New research from the Michael Cuccione Childhood Cancer Research Program at BC Children’s Hospital provides insight into how infections early in life may reduce the risk of leukemia, the most common type of childhood cancer.

“We have known about a link between early-life infection and reduced risk of children getting acute lymphoblastic leukemia for quite a long time,” says Dr. Gregor Reid, the lead author of the study. “This study provides the first description of immune mechanisms underlying this association.”

Dr. Reid is an Investigator with the Michael Cuccione Childhood Cancer Research Program at BC Children’s Hospital, an agency of the Provincial Health Services Authority, and Assistant Professor in the Department of Pediatrics at UBC. The study was published in the October 2016 issue of Leukemia.

Acute lymphoblastic leukemia (ALL) is the most prevalent type of childhood leukemia and is caused when abnormal white blood cells are transformed into leukemia cells. In a common form of ALL, the abnormal cells are called B-cell precursors (BCPs) and are often produced before birth. In these cases, children have a prolonged pre-leukemic phase, the period before leukemia develops.

Dr. Reid and his team found that when the immune system is exposed to infections during the pre-leukemic phase, the activated immune response may reduce the risk of leukemia developing. Simply, the receptors that recognize infections and initiate the immune response trigger the production of interferons. These interferons attack both the infection and the abnormal BCP cells, reducing their ability to turn into cancer. Researchers used a mouse model of leukemia for this study.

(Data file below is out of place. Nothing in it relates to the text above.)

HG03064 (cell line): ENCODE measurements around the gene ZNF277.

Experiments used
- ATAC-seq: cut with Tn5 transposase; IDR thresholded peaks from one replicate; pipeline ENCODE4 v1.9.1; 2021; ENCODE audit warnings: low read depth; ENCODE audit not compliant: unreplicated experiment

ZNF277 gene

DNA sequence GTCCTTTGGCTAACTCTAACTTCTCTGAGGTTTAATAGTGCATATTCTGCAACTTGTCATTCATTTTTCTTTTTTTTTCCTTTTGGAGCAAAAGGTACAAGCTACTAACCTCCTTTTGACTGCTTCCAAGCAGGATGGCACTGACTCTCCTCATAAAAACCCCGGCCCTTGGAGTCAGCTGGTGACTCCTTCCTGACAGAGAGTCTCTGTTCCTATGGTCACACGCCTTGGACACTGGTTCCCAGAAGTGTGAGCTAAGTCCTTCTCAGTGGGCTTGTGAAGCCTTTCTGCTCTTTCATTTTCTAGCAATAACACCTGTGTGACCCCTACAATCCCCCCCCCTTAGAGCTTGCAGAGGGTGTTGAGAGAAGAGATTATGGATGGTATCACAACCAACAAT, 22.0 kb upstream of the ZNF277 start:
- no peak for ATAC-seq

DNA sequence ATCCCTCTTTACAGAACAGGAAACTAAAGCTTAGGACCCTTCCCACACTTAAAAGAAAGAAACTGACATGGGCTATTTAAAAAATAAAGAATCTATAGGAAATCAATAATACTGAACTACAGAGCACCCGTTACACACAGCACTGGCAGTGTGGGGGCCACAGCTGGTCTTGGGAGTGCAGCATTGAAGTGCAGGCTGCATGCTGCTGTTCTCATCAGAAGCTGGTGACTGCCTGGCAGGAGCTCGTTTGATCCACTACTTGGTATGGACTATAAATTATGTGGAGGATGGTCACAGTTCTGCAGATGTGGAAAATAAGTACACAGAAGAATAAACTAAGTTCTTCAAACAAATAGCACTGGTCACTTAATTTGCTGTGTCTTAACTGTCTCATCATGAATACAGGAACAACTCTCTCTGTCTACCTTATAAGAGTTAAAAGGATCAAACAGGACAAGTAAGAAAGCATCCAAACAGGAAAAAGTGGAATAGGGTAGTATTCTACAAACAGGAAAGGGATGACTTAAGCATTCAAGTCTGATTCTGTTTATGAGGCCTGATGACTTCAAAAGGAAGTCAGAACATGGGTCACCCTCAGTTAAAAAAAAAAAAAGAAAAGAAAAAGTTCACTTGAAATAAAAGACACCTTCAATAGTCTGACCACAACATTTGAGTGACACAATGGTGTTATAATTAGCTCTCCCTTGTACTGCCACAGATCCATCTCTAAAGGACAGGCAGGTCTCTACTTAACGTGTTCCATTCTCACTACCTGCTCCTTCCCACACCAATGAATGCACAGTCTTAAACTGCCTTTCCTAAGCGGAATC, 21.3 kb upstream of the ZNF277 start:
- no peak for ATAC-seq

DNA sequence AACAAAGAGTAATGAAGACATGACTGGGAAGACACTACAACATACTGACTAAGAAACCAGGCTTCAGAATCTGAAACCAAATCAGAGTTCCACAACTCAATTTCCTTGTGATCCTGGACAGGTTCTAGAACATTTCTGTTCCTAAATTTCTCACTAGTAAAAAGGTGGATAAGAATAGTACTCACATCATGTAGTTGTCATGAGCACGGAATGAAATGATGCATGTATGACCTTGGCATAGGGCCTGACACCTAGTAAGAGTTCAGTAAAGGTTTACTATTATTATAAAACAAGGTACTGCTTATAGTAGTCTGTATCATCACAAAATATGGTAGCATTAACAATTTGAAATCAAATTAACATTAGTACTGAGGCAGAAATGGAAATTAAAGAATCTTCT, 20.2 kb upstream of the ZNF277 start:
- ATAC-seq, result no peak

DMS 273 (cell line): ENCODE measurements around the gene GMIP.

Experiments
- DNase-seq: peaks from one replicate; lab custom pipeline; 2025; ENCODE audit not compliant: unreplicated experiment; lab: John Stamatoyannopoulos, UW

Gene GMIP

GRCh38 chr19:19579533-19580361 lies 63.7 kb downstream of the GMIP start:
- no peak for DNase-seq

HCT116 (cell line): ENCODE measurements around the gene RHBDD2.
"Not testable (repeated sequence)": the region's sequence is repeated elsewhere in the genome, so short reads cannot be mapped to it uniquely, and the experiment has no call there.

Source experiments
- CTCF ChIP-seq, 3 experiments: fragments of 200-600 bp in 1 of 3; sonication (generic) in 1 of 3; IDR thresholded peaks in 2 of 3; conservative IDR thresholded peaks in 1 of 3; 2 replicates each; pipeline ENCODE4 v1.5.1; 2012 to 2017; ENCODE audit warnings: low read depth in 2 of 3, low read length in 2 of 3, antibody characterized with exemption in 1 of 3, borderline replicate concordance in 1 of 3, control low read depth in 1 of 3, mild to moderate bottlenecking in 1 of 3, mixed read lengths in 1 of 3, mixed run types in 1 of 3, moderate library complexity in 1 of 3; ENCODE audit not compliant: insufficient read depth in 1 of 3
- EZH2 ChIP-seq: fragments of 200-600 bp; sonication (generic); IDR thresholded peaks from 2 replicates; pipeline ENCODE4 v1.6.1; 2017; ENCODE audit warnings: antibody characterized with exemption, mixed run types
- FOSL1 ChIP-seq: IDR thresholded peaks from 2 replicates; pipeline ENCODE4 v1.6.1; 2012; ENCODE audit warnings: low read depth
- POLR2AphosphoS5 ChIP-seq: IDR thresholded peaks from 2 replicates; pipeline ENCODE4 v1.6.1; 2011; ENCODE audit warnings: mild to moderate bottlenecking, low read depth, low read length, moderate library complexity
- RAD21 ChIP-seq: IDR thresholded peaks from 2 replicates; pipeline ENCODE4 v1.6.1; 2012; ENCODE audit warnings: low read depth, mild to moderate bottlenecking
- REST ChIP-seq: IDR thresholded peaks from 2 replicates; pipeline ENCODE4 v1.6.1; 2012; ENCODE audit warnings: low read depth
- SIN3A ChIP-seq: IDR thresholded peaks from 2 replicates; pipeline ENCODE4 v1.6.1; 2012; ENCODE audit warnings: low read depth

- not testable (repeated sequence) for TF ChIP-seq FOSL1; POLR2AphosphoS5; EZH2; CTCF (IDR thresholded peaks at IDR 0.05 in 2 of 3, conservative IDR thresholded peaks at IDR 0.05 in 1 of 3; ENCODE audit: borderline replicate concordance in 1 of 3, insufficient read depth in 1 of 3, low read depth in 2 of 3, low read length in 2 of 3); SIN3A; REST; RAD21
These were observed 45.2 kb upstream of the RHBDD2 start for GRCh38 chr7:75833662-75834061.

This new research could highlight potential targets for future treatment options and preventative measures that could slow down or stop the progression of leukemia.

“A better understanding of the immune responses that target the abnormal cells in ALL will enable us to develop more effective ways to harness these activities to stop leukemia returning in children who have undergone treatment,” says Dr. Reid.

Dr. Reid and his research team are now looking more closely at why early-life infections seem to be better at targeting abnormal BCP cells than those that occur in older children.

In BC, 30 per cent of childhood cancer patients are diagnosed with leukemia, with ALL being the most common form of the disease. ALL is treatable in over 90 per cent of cases in Canada; however, current treatments are unable to help all patients, and an average of 119 children die each year when their leukemia comes back after treatment.

Leukemia survivors experience life-long complications as a result of cancer and treatment, including neurocognitive impairments, organ dysfunction, and potentially the development of other cancers.  In all cases, children with leukemia and their families go through continuous physical, emotional and financial stress and often require additional support over the long term.


This study was funded by grants to Dr. Gregor Reid from the Prevent Cancer Foundation, When Everyone Survives Foundation, the Michael Cuccione Foundation, the Canadian Institutes of Health Research, and a Career Development Award in Prevention from the Canadian Cancer Society. Funding also came from a BC Children’s Hospital Graduate Studentship to Mario Fidanza and a CIHR fellowship grant to Dr. Nina Rolf.

Key Collaborators:

  • Dr. Gregor Reid: Investigator, BC Children’s Hospital; Assistant Professor, Division of Hematology, Oncology and Bone Marrow Transplantation, Department of Pediatrics, UBC.
  • Mario Fidanza: Doctoral Student supervised by Dr. Gregor Reid.
  • Dr. Nina Rolf: Postdoctoral Fellow supervised by Dr. Gregor Reid.
  • Sumin Jo: Doctoral Student supervised by Dr. Peter van den Elzen and Dr. Gregor Reid.

Read More:

Fidanza M, Seif AE, DeMicco A, Rolf N, Jo S, Yin B, Li Y, Barrett DM, Duque-Afonso J, Cleary ML, Bassing CH, Grupp SA, Reid GS. Inhibition of precursor B-cell malignancy progression by toll-like receptor ligand-induced immune responses. Leukemia. 2016 Oct;30(10):2116-2119. PubMed PMID: 27220664.